A virtual computerised cell model is being used to predict the success of a new cancer treatment technology which uses targeted sound waves to heat and destroy tumours.
Researchers at the Institute of Cancer Research (ICR) in London created the virtual cells to test the effectiveness of high-intensity focused ultrasound (HIFU) combined with radiotherapy. They are currently testing the technology in preparation for human trials.
Team leader in therapeutic ultrasound at ICR Professor Gail ter Haar has been developing HIFU. The treatment is non-invasive and is able to deliver precise targeted treatment so does not affect the healthy tissue surrounding tumours.
The researchers are trialling the combination of HIFU with radiotherapy because heating cancer cells increases their sensitivity to radiation and therefore the techniques could complement each other.
Ter Harr said: “Heating cancer cells using HIFU, which we’ve developed as a potential future treatment at the ICR, might boost the effects of radiotherapy in treatment for patients.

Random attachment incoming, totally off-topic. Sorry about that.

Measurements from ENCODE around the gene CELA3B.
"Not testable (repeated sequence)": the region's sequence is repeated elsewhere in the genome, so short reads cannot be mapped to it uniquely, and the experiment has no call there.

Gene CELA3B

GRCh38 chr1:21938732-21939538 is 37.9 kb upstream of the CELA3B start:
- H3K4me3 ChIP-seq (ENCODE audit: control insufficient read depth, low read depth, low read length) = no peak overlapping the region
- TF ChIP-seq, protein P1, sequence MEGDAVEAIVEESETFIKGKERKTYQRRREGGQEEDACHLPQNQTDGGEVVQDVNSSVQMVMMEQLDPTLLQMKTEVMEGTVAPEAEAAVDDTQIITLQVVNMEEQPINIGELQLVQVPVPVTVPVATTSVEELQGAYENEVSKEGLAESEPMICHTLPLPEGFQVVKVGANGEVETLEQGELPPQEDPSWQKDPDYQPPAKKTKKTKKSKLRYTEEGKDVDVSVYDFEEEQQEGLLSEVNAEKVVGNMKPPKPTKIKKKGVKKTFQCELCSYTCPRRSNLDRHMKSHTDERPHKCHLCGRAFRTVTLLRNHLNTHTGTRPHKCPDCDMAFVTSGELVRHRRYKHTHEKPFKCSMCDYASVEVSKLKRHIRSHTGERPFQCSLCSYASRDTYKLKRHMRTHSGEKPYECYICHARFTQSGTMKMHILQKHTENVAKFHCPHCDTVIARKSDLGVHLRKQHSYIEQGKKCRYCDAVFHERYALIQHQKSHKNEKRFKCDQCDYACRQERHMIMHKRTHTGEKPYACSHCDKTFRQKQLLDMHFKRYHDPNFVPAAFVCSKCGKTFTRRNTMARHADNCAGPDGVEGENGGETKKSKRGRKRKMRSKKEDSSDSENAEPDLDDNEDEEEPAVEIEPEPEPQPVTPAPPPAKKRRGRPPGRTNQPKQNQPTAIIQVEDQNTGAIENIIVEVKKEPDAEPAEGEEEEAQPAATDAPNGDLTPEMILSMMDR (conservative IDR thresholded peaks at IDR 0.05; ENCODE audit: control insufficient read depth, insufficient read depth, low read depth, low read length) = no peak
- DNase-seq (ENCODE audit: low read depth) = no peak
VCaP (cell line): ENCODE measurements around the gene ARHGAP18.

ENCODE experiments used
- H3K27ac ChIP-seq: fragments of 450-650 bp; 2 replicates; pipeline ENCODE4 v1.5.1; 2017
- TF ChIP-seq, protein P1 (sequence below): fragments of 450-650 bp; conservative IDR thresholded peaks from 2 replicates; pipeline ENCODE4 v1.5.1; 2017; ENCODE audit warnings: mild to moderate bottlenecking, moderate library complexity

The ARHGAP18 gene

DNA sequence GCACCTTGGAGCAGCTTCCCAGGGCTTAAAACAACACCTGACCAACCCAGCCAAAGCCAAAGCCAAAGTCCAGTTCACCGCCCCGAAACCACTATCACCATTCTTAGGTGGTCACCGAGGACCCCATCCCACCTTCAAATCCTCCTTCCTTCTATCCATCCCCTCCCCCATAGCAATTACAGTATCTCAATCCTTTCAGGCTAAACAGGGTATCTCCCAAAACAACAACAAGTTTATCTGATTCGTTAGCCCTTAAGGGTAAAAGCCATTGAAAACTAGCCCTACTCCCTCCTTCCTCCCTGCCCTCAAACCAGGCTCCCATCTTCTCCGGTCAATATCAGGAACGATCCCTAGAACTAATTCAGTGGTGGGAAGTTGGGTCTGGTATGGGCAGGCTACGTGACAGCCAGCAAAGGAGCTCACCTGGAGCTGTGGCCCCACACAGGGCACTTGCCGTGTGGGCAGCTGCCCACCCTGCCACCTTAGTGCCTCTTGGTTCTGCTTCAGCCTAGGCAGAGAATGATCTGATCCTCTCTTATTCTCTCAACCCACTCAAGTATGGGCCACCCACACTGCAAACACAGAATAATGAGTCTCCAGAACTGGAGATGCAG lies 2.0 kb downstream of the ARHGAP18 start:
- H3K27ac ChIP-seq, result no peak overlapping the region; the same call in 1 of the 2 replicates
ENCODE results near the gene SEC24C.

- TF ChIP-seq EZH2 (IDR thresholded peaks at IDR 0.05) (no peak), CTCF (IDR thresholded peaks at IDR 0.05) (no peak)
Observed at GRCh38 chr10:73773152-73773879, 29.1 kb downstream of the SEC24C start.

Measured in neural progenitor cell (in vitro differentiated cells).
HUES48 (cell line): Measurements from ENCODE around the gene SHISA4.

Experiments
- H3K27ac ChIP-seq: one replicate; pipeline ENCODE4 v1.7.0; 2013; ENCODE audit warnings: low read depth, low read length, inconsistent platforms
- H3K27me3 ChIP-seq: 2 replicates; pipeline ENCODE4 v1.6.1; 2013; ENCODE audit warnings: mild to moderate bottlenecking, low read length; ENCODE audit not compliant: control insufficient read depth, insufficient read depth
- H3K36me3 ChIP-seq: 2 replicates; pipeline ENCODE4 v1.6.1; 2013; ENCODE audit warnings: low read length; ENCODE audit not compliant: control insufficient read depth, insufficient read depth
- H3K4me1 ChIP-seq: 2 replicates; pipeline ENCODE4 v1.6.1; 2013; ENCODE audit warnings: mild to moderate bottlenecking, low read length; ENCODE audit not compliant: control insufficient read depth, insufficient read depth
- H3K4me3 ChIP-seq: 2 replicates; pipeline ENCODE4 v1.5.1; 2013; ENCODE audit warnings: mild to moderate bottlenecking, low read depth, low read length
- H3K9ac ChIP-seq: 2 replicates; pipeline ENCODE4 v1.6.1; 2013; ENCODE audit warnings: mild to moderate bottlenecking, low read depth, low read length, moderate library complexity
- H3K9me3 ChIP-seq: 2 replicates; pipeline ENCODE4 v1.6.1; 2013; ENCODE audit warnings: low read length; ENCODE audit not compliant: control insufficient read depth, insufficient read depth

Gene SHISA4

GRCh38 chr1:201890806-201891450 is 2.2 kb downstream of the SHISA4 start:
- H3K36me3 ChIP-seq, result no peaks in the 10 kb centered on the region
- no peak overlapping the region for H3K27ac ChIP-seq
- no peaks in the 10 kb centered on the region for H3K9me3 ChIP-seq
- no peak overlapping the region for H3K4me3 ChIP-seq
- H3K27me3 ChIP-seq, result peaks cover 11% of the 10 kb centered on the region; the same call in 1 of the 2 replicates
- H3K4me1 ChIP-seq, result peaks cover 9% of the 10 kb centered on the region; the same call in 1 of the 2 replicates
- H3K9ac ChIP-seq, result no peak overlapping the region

“This study shows that a new ‘virtual’ tumour that we developed can accurately mimic the response of cancer cells to heat treatment and radiotherapy, simulating how the two treatments work experimentally.
“The model is also an important step for studying future applications of treatments such as high intensity focused ultrasound with radiotherapy, and could ultimately lead to more effective decisions around treatment options for patients.”
The virtual cells can model the response of tumours to heat therapy when used separately or in combination with radiotherapy. The research team compared the model’s predictions with experimental data that was gathered from treating colorectal cancer cells with a radiotherapy-heat combination. They found a close association between the predicted outcomes and the effects on the targeted cells.
The model was developed in collaboration with the ICR Joint Department of Physics and the Royal Marsden NHS Foundation Trust. It will now play an integral role in ter Haar’s future research as she aims to refine methods for measuring and calibrating this new technology.
The researchers predict that more fully-developed computerised tumour simulations could predict whether or not a patient might benefit from the combined radiotherapy and HIFU treatment in the future.
Their latest study is being funded by Cancer Research UK and the Focused Ultra Sound Foundation and has been published in the Journal of the Royal Society Interface.